By Sherrie Li
By Falling James
By Amanda Lewis
By Amy Nicholson
By Amy Nicholson
By Jennifer Swann
By Scott Foundas
By Sherrie Li
Two hoods named Longbaugh and Parker (Benicio Del Toro and Ryan Phillippe) are sitting around the old sperm-donor center one afternoon when they get wind of a sweet deal involving a surrogate mother that, with the help of a little kidnapping, could set them up for that last big score all movie criminals dream of. Soon they are wearing stocking masks and confidently pointing guns at pregnant Robin (a hagged-out Juliette Lewis); moments later they’re on the run -- leaving behind a parking lot full of bodies, their rear-view mirror crowded with pursuing gangsters. Robin, you see, is carrying the baby of an old mob-connected tycoon named Chidduck (Scott Wilson) who is desperate for an heir. This story, then, is as much about the quest for immortality as it is about the pursuit of the perfect crime.
The beauty of director Christopher McQuarrie‘s uneven first film is the near-complete absence of cops (or any other authority figures) on its desert landscape. McQuarrie, who wrote The Usual Suspects and had a hand in X-Men, has created a disfigured Manichean world in which only declensions of darkness exist. Or rather, perhaps, he has re-created such a world, because it seems awfully familiar, from the old-school tough guy, Joe Sarno (played by James Caan), to the Butch Cassidy--Sundance Kid posturings of Longbaugh and Parker. (Their names happen to be those of the real-life Western’s outlaws -- I suppose the only reason McQuarrie didn‘t simply call them “Redford” and “Newman” was to maintain his film’s obsidian tone.)
The Way of the Gun isn‘t a bad film, but as we watch it we’re constantly rewriting it in our minds to make it a better one. Do we really need two scenes in which a critical conversation happens to be overheard by an eavesdropper? Is it necessary to have another cactus noir full of philosophical criminals (these hoods don‘t merely talk to God; they seem to be on a party line with Sartre as well) and a library of film references? (In one scene Del Toro lights two cigarettes, a la Now, Voyager -- while he and a gas-station cashier watch Dirty Dancing on TV.) But the main problem is that McQuarrie is trying too hard to make a movie instead of just telling a story. Along the way we get lost: What exactly is Sarno’s relationship to Robin? Just what drove her doctor (Dylan Kussman) out of Baltimore? And why did McQuarrie set us up for a completely different film when, in the first scene, he had his two tough guys get pounded by a crowd of clubgoers?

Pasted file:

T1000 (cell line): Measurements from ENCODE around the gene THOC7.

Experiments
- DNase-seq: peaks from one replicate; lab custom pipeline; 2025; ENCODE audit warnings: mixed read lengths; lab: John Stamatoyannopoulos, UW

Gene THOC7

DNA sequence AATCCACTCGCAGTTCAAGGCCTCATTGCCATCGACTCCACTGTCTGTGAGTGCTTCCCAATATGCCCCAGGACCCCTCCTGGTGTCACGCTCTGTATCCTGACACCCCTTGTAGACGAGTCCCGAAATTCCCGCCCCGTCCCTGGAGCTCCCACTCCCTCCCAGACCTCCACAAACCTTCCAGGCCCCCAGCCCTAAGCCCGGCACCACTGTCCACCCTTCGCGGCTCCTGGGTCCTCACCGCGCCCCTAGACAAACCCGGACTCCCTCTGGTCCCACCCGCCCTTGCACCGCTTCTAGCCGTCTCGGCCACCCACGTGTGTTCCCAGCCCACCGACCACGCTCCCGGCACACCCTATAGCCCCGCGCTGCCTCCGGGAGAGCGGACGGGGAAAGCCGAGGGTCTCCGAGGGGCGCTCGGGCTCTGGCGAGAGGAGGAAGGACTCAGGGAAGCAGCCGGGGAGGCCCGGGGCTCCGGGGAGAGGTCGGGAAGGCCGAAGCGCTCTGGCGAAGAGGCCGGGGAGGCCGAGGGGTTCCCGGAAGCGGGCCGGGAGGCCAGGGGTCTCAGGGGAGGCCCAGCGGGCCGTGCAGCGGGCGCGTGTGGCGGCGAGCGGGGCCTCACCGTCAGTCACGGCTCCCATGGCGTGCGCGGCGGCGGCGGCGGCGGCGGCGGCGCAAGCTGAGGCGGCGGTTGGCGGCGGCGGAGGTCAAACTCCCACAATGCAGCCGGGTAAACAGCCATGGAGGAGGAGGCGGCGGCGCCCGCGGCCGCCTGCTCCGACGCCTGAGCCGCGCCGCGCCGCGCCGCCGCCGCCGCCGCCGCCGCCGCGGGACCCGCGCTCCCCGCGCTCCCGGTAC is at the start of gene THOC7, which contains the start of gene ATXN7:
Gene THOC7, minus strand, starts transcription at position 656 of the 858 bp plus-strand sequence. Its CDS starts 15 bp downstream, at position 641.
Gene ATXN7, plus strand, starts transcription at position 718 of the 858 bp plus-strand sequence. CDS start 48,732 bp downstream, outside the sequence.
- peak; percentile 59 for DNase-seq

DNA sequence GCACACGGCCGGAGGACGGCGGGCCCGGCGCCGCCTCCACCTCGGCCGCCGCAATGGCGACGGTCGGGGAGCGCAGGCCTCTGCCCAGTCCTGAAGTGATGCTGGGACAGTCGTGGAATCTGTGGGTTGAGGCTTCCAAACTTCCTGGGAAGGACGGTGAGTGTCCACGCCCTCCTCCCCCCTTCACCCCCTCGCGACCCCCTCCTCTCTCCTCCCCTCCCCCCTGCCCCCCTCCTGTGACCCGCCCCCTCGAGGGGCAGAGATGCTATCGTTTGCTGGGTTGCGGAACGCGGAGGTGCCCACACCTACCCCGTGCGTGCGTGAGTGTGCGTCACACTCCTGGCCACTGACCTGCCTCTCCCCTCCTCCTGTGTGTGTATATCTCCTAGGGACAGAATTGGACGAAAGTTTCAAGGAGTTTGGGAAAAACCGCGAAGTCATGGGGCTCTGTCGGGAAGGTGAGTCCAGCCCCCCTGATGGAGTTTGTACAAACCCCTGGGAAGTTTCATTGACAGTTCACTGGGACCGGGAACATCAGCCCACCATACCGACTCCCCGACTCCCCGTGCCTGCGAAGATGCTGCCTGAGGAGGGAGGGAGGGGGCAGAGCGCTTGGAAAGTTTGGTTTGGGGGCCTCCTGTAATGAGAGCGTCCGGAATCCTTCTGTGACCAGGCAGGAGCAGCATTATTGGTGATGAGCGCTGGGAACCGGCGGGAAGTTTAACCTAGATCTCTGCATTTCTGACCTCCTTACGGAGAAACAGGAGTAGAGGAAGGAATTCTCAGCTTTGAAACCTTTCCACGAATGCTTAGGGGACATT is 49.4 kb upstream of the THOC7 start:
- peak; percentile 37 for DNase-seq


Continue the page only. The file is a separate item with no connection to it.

Along with its SouthwesternMexican milieu (actually, Utah), the nicest thing to watch in Gun is Del Toro, whose sad-eyed smile and laconic gestures create a walking sigh as much as they do an antihero. As his partner, Phillippe -- a wan, wispy presence who we never buy as a killer, baby-faced or otherwise -- doesn‘t fair as well. Caan, appearing in one of those career-resuscitating roles that crime movies now set aside for aging male actors, seems almost stiff with arthritis. As often happens, though, it’s the anti-antiheroes whom we yearn to see more of -- in this case, Chidduck‘s relentless hired guns, played by Taye Diggs and Nicky Katt. Such pairings occupy an almost iconographic niche in noir, often being portrayed as homicidal homosexuals, as in The Big Combo’s Mingo and Fante, or The Big Sleep‘s Sidney and Pete. Here, Jeffers and Obecks are straight -- although they are practically two characters in the same silk suit (contrasting nicely with Caan’s Members Only jacket), killers who finish one another‘s sentences.
Powered by Joe Kraemer’s somber, Rosza--like score, Gun works best when its characters and their cars are posed against cinnamon-rock backdrops, their cell phones ever out of range of the world back home, as well as in gunfight scenes resounding with metallic reports. The action scenes, in fact, are among the recent best in the genre, revealing men who are slaves to the mechanics of their guns and who seem to derive only a stoic sadness from their bloody victories. Unfortunately, McQuarrie appears to be already enslaved by the kind of moviemaking conventions that allow semiliterate thugs to burble lysergically aphoristic repartee, and require that any time Robin pats her distended tummy the scene slows to a cloying halt. In this environment, even the jagged speech of hoods becomes baby talk.
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